# Normal not implies normal-extensible automorphism-invariant in finite

This article gives the statement and possibly, proof, of a non-implication relation between two subgroup properties, when the big group is a finite group. That is, it states that in a finite group, every subgroup satisfying the first subgroup property (i.e., normal subgroup) neednotsatisfy the second subgroup property (i.e., normal-extensible automorphism-invariant subgroup)

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## Contents

## Statement

### Statement with symbols

It is possible to have a finite group , a normal subgroup of , and a normal-extensible automorphism of such that .

## Related facts

### Weaker facts

- Normal-extensible not implies normal
- Normal-extensible not implies extensible
- Normal-extensible not implies inner

### Applications

- Normal not implies semi-strongly potentially relatively characteristic
- Potentially characteristic not implies semi-strongly potentially relatively characteristic
- Normal not implies semi-strongly potentially characteristic, normal not implies strongly potentially characteristic
- Potentially characteristic not implies semi-strongly potentially characteristic, potentially characteristic not implies strongly potentially characteristic

## Facts used

- Every automorphism is center-fixing and inner automorphism group is maximal in automorphism group implies every automorphism is normal-extensible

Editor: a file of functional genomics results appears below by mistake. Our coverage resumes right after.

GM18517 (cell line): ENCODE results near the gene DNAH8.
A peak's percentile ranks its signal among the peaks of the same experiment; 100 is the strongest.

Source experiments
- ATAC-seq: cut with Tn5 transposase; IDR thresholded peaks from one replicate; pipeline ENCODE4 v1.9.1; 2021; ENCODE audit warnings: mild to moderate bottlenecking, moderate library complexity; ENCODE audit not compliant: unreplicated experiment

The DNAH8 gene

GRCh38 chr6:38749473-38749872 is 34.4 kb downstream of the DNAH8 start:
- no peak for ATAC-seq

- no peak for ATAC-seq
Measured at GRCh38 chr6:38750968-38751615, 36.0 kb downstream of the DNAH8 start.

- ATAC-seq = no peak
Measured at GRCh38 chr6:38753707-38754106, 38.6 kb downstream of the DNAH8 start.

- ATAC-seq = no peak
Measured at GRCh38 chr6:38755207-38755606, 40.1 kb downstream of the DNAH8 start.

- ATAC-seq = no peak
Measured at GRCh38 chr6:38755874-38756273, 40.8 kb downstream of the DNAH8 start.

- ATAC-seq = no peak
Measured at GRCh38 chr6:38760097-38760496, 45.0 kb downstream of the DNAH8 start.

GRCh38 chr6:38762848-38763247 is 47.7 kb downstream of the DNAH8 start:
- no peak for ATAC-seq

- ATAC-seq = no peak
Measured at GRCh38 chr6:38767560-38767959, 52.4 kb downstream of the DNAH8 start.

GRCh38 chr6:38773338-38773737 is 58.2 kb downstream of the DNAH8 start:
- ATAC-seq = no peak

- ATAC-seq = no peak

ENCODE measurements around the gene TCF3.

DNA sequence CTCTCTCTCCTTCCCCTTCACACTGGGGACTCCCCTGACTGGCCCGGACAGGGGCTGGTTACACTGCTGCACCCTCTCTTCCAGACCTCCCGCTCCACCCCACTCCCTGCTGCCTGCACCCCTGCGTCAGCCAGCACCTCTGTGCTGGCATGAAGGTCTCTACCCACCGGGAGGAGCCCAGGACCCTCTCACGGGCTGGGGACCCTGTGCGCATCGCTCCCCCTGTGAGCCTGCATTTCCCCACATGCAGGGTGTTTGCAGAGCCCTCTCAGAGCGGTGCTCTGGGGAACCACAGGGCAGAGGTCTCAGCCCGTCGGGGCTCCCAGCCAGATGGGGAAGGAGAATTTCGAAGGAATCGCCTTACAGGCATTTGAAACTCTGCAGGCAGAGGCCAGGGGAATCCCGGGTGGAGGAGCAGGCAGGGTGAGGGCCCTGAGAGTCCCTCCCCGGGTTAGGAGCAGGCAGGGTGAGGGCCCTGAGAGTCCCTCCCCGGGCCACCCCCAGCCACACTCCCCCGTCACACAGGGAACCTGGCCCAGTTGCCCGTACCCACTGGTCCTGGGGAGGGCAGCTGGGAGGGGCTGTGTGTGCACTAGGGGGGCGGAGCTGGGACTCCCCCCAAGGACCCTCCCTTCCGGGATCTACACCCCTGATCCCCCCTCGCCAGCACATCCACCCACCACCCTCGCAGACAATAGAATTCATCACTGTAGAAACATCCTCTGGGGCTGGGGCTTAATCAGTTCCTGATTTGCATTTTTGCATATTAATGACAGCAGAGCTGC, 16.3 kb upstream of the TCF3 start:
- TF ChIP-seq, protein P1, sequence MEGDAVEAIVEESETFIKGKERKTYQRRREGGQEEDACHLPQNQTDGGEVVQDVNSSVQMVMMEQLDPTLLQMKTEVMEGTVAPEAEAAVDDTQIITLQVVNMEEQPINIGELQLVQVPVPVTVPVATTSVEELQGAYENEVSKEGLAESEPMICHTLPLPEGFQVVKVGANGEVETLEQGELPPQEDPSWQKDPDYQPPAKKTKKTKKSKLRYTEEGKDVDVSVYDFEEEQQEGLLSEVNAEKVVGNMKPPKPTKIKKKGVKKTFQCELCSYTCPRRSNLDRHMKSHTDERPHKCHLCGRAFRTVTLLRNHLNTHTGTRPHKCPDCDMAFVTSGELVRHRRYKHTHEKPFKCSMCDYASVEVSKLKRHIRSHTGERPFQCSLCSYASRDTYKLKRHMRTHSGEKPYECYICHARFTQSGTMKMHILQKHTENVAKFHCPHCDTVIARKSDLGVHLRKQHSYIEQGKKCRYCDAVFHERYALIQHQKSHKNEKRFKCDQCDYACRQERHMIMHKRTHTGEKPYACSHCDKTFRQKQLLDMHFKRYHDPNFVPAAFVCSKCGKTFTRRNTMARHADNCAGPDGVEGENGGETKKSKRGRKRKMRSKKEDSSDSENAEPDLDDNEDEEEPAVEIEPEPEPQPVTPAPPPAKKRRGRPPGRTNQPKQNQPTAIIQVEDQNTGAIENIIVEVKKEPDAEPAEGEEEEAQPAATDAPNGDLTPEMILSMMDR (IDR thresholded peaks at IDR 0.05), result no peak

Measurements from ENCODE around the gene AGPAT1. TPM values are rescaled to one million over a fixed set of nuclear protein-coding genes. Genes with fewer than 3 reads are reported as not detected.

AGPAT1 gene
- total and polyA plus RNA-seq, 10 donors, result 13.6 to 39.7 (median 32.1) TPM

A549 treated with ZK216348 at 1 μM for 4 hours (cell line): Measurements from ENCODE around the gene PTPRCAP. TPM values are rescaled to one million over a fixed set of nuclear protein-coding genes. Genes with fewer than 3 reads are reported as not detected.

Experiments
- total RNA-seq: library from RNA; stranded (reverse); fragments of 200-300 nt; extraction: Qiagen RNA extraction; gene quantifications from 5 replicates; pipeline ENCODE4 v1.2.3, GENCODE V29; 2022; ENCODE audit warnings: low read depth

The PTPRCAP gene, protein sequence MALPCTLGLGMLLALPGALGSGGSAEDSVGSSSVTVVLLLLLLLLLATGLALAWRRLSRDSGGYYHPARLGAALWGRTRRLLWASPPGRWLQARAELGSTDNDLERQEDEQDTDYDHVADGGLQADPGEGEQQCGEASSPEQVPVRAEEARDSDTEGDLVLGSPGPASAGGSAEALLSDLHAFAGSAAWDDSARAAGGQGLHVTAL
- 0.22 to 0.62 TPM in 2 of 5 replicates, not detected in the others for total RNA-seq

- Automorphism group of direct power of simple non-abelian group equals wreath product of automorphism group and symmetric group

## Proof

### Example of the dihedral group

`Further information: dihedral group:D8, subgroup structure of dihedral group:D8`

Let be the dihedral group of order eight. Then, every automorphism of fixes every element of the center of , and also, the inner automorphism group of is maximal in the automorphism group of . Thus, by fact (1), every automorphism of is normal-extensible.

However, there is an automorphism of that interchanges the two normal Klein four-subgroups. Thus, these two normal subgroups are not invariant under this automorphism, and hence, we have an automorphism of that is normal-extensible but not normal.

Equivalently, the Klein four-subgroups are examples of normal subgroups that are not normal-extensible automorphism-invariant.

### Example involving a simple complete group

Let be a simple complete group. In other words, is a centerless simple group such that every automorphism of is inner. Let . By fact (2), the automorphism group of is the wreath product of with the symmetric group of degree two, which has , the inner automorphism group, as a subgroup of index two. Moreover, is centerless. Thus, by fact (1), we get that every automorphism of is normal-extensible.

However, the *coordinate exchange* automorphism of , that interchanges the two copies of , is not a normal automorphism because it interchanges these two normal subgroups. Thus, we have an example of a normal-extensible automorphism that is not normal.

Equivalently, either of the direct factors is an example of a normal subgroup that is not normal-extensible automorphism-invariant.